How to Check Brake Rotors With a Magnetic Dial Indicator

Written by kevinm
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How to Check Brake Rotors With a Magnetic Dial Indicator
Disc brake rotor run-out is checked with a dial indicator. (disque de frein image by Christophe Fouquin from

The disk brakes on today's automobiles are very effective and reliable. From time to time, however, problems can occur. One such problem is a brake judder. This is a vibration in the brakes that is caused by a wobble in the brake rotor. This wobble, in turn, can have three possible causes. Either the disk is warped, the disk is not installed straight or there is thickness variation in the disk. The first two causes can be diagnosed by measuring the disk run-out, while thickness variation is determined with a brake disk micrometer.

Skill level:

Things you need

  • Wheel blocks
  • Lug nut wrench
  • Vehicle jack
  • Axle stand
  • Marker
  • Brake disk micrometer
  • Magnetic dial indicator
  • Dial indicator stand
  • Pencil and paper

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  1. 1

    Park the vehicle. Do not set the parking brake. Leave the transmission in neutral. If working on a front brake, securely block the rear wheels to prevent vehicle movement. Securely block the front wheels if working on a rear brake. Partially loosen the wheel lug nuts about one turn each and then jack up the vehicle. Place the vehicle securely on an axle stand. Finish removing the lug nuts and pull off the wheel.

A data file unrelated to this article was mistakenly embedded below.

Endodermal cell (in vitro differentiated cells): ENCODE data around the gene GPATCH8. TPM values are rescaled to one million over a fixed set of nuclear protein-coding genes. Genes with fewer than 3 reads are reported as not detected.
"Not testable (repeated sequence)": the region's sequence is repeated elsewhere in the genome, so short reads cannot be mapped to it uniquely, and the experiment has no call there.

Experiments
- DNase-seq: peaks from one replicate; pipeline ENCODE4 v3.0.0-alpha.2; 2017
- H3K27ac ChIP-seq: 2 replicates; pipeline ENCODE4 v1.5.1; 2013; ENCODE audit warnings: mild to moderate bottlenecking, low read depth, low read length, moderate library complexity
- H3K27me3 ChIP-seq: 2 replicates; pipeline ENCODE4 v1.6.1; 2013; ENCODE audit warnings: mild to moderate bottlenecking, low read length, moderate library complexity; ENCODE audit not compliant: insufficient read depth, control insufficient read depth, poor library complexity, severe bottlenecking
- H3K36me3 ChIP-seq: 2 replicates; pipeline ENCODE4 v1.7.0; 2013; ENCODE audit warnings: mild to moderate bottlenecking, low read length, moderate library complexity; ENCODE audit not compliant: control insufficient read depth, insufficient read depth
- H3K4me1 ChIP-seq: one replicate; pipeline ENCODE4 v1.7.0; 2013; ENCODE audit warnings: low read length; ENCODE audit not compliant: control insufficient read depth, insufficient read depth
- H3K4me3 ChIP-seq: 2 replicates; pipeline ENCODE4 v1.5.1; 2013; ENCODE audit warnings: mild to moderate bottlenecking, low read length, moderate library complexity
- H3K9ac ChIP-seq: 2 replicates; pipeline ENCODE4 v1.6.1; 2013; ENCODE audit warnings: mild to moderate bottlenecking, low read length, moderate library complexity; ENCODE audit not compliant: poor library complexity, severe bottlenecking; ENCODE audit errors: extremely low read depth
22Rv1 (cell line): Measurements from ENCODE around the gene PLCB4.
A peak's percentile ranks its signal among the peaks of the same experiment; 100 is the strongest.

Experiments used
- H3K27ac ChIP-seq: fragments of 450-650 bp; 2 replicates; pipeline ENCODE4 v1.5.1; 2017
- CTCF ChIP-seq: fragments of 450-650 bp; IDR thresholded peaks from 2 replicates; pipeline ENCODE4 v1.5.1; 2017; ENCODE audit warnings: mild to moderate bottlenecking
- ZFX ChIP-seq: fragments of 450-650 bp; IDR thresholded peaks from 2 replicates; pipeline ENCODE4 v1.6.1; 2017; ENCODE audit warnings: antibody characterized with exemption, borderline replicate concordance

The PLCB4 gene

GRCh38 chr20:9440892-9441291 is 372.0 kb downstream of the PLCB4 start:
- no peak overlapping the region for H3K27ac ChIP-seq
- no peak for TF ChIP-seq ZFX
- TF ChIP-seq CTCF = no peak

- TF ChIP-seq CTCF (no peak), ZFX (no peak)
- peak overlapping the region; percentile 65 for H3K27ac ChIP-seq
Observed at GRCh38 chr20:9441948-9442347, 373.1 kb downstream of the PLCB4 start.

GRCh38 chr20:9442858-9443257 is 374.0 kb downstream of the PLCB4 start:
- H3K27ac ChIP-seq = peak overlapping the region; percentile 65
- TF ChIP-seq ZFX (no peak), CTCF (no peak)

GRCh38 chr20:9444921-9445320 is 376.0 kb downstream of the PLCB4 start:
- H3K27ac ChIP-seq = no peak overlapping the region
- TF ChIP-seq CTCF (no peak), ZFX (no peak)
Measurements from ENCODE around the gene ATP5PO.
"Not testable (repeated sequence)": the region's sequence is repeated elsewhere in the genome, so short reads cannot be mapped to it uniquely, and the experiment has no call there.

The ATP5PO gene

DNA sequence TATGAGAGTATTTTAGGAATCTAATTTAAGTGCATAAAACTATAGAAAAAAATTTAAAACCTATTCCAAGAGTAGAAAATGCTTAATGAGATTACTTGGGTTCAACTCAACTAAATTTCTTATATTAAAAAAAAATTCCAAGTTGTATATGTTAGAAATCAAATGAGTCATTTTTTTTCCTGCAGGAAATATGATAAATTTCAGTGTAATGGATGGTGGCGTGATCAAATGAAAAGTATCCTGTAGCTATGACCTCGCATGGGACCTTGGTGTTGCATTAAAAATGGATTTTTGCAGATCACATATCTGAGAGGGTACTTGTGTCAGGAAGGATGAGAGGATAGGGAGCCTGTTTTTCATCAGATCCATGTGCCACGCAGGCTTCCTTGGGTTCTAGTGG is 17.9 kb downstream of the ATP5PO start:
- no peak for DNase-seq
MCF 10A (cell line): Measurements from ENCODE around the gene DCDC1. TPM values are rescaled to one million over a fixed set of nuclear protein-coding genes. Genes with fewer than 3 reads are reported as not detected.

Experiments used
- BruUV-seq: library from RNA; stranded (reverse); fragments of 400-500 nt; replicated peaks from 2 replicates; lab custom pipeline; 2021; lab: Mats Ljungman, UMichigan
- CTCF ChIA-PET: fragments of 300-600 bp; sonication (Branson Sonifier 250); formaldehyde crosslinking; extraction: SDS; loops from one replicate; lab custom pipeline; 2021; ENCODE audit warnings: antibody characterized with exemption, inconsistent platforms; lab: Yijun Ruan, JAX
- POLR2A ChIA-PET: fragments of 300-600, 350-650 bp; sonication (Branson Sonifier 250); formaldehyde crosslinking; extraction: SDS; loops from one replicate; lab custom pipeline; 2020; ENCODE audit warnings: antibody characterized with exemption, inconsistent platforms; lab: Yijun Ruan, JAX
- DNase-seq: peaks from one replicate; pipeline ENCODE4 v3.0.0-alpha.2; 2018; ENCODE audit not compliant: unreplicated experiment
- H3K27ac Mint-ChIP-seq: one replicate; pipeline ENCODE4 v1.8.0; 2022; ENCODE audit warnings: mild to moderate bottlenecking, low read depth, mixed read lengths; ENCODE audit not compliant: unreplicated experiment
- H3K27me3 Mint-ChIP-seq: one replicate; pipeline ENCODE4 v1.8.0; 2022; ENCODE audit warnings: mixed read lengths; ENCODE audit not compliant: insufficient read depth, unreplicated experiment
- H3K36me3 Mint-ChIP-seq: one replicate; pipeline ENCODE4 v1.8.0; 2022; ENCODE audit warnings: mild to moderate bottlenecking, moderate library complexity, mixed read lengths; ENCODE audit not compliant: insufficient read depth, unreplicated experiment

2. 2

    Mark the disk at eight equally spaced points around its rim and number the points from one to eight.

  3. 3

    Measure the thickness of the disk at each of the marked points, about 1/2 to 3/4 inches in from the disk rim. Record the measurements.

  4. 4

    Set the dial indicator stand close to the front face of the brake disk. Then affix the dial indicator to the stand such that the indicator probe touches the disk at a point about 1/2 to 3/4 inches in from the rim. The probe should be perpendicular to the disk surface. Rotate the disk by hand until the indicator probe is at the first mark. Zero the indicator and record the measurement for the first mark as zero. Rotate the disk by hand until the probe is at the second mark and record the indicator reading. Continue until you have readings for all the marks. These are your disk run-out measurements.

  5. 5

    Compare your readings to the manufacturer's specifications. The minimum allowable disk thickness is often stamped into the disk, either near the middle or somewhere around the rim. Otherwise, check the vehicle's shop manual or aftermarket repair manual. These are often available at the local public library. Typically, the difference between the maximum and minimum disk thickness measurements should be 0.008 inches at most and the smallest measurement should be above the allowable minimum thickness value. The difference between the maximum and minimum disk run-out measurements should be less than 0.002 inches for passenger vehicles and 0.003 inches for light trucks and large SUVs.

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